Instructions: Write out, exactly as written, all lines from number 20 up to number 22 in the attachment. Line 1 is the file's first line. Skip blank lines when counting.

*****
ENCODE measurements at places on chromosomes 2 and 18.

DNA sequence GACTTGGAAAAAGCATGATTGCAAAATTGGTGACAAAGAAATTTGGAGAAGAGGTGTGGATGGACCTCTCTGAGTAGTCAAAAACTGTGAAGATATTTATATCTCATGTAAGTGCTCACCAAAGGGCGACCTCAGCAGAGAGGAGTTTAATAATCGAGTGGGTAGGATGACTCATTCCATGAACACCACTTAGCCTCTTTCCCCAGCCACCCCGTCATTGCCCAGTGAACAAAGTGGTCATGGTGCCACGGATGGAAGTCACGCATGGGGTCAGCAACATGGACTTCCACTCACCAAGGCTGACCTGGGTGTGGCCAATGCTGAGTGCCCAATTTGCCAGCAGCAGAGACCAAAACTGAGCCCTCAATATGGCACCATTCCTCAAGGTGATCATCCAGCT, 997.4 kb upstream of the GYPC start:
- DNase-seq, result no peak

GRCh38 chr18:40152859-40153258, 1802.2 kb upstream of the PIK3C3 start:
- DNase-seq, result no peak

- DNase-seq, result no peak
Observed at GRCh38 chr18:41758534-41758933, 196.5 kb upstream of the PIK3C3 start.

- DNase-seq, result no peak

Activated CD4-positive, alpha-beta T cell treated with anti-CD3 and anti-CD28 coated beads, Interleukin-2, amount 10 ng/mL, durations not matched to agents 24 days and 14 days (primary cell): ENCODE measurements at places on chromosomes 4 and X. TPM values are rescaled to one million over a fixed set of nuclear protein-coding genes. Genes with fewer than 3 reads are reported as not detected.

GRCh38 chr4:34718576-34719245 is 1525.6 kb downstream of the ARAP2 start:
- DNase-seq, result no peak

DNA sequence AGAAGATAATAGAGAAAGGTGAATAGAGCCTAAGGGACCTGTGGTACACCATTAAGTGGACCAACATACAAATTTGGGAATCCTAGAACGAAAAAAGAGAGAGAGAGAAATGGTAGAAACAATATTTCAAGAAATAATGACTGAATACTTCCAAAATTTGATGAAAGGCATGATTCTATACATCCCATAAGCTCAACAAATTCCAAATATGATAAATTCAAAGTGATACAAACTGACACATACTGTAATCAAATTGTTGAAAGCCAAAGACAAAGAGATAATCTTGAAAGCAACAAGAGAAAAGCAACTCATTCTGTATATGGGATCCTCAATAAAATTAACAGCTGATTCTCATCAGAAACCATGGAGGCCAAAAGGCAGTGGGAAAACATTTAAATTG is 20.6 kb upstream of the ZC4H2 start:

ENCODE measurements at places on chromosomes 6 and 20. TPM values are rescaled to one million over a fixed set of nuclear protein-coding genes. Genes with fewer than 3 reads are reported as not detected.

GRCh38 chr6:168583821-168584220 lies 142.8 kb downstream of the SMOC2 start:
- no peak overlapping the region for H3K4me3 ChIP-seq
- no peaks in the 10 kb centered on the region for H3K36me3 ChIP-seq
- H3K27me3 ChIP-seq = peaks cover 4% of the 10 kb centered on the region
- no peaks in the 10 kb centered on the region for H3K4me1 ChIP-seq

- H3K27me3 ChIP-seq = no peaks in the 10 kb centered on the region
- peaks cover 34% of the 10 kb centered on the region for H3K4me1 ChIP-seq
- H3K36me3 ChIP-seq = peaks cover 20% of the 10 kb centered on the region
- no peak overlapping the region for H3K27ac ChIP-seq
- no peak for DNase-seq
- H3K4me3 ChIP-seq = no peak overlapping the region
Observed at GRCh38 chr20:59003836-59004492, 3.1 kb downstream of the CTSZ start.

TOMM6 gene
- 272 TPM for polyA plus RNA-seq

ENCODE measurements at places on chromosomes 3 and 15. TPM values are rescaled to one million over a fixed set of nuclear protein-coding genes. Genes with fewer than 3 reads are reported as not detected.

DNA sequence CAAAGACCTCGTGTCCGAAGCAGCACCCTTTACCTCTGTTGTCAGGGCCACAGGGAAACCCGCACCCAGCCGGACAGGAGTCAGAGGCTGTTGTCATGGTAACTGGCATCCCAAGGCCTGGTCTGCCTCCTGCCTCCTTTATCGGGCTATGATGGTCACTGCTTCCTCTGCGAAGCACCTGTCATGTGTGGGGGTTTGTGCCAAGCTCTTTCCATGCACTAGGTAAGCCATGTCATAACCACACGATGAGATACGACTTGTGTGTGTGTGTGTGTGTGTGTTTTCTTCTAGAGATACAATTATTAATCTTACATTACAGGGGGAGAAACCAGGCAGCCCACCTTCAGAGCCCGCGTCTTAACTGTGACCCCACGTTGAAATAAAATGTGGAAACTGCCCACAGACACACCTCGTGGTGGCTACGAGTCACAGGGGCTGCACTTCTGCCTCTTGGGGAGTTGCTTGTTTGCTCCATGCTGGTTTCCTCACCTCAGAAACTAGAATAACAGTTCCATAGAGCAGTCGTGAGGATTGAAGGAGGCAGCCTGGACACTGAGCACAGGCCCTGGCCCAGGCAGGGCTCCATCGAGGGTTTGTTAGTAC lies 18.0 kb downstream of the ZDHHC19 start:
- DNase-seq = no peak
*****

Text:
- peaks cover 34% of the 10 kb centered on the region for H3K4me1 ChIP-seq
- H3K36me3 ChIP-seq = peaks cover 20% of the 10 kb centered on the region
- no peak overlapping the region for H3K27ac ChIP-seq